New Round of Riots in Guinea Impede Bauxite Shipments

New Round of Riots in Guinea Impede Bauxite Shipments

Violent protests have again rocked several cities in the western African nation of Guinea, disrupting bauxite ore shipments from the country in the process. The late unrest was touched off by the government’s failure to publish the results of an election last month the ruling party says it won.

Riots erupted in the capitol city of Conakry as well as in prominent mining hubs Boké and Kamsar on Tuesday, spurred on by protests by Cellou Dalein Diallo of the Union of Democratic Forces of Guinea (UFDG) as well as other opposition parties the day prior over the lack of published results from the February 4 election. The government says ruling party Rally of the Guinean People (RPG) and its allies prevailed in the elections, but no official proof has as yet been released.

In addition to leading to the deployment of club-wielding riot police, mining firms operating in the country say the unrest has made shipping bauxite ore to overseas customers significantly more difficult.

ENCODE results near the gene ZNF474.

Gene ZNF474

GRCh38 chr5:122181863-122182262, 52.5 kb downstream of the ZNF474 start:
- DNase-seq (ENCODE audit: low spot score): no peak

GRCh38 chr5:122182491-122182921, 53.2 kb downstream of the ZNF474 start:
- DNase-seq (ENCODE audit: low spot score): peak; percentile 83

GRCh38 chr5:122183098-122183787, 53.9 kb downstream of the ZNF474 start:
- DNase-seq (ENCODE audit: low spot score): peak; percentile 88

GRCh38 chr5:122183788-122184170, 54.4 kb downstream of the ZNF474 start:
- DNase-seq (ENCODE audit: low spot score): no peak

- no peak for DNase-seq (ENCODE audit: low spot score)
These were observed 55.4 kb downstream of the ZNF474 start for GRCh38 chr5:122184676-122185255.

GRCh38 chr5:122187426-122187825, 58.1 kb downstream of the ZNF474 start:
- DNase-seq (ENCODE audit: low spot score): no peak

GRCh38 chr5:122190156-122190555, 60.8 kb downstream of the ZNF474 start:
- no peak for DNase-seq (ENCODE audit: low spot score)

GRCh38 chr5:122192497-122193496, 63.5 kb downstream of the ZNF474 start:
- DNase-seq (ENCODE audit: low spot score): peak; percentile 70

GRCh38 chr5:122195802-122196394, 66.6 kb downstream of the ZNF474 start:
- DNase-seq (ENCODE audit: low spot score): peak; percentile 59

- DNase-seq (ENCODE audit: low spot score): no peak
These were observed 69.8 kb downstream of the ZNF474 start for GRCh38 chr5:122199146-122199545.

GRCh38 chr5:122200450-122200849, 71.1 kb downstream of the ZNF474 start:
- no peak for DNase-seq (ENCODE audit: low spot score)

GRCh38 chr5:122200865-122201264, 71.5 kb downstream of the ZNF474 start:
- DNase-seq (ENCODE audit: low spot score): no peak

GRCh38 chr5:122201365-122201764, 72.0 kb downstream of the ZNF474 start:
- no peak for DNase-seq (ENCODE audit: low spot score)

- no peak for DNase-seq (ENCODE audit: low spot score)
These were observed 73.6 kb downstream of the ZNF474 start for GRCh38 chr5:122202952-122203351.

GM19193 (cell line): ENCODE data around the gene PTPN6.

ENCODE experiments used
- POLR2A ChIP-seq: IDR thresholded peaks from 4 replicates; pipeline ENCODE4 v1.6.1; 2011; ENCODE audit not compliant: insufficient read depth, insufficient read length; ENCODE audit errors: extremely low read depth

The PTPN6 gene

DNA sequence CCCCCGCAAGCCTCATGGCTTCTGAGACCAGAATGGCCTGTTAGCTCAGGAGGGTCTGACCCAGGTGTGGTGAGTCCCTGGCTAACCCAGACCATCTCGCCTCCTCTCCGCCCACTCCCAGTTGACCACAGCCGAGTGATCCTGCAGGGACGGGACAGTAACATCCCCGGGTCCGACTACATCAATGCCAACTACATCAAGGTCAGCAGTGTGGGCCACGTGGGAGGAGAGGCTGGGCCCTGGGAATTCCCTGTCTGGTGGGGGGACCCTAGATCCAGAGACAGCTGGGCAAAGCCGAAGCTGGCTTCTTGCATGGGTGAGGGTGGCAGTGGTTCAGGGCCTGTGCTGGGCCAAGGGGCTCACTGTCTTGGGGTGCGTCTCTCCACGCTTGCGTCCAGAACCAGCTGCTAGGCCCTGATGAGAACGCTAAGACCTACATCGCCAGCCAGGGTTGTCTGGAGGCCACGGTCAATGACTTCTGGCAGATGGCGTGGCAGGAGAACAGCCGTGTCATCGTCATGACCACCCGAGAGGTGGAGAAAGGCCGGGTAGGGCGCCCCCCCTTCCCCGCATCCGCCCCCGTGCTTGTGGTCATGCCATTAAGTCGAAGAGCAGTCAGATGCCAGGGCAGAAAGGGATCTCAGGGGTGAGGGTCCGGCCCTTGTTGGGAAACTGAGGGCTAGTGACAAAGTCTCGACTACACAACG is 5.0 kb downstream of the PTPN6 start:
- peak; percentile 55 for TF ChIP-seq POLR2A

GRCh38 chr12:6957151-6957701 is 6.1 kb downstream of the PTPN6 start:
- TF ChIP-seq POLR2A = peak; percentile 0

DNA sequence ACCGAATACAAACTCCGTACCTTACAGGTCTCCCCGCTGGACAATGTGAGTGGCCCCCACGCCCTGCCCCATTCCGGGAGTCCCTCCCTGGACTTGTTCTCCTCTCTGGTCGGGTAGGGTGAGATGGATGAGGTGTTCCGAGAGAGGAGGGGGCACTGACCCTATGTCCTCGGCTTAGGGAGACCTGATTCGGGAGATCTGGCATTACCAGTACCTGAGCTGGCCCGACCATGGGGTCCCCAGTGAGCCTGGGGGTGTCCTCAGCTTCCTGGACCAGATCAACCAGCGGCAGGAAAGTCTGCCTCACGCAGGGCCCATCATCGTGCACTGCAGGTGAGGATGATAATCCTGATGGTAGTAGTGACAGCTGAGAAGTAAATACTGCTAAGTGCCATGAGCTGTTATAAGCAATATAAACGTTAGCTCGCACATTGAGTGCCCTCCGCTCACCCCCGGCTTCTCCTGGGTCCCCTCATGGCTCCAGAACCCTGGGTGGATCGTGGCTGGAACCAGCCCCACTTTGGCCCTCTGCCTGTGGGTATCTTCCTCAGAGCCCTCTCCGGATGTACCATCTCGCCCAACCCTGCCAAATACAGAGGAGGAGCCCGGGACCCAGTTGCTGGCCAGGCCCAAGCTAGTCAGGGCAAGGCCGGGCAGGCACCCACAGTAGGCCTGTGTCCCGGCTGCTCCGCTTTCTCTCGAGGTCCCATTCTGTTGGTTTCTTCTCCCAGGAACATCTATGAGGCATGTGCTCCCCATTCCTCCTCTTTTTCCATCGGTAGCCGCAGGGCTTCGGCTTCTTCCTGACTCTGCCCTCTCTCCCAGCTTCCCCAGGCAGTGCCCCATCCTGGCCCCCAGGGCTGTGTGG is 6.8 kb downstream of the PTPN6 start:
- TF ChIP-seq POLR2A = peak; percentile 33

“It’s a situation that is causing losses with our boats stranded and waiting to be loaded,” managing director of Société Minière de Boke (SMB) Frederic Bouzigues explained to Reuters.

Another official connected to the national mining ministry revealed that opposition protesters erected barricades on Monday that stopped an ore-laden train from Compagnie des Bauxites de Guinee (CBG). The official was not named in reports, as he lacked permission to speak to the media. He said the obstacle was eventually cleared, allowing the train to pass.

Other reports from the capitol indicate that the presidential guard and other security forces repelled protesters who were lighting bonfires of trash and hurling stones at local media outlets.

Boké, which is the location of the headquarters of major bauxite firms SMB and CBG and the epicenter for the recent spate of violent unrest, also houses much of the country’s poor and unemployed. Many of the country’s disenfranchised lay the blame at their doorstep, watching those two firms ship around 45 million metric tons of bauxite ore each year to overseas buyers.

Recurring complaints include a lack of local employment at the mines and recurring electrical outages they believe are related to the significant bauxite harvesting operations. Though among the poorest countries on Earth, Guinea hosts around a third of the world’s known bauxite reserves.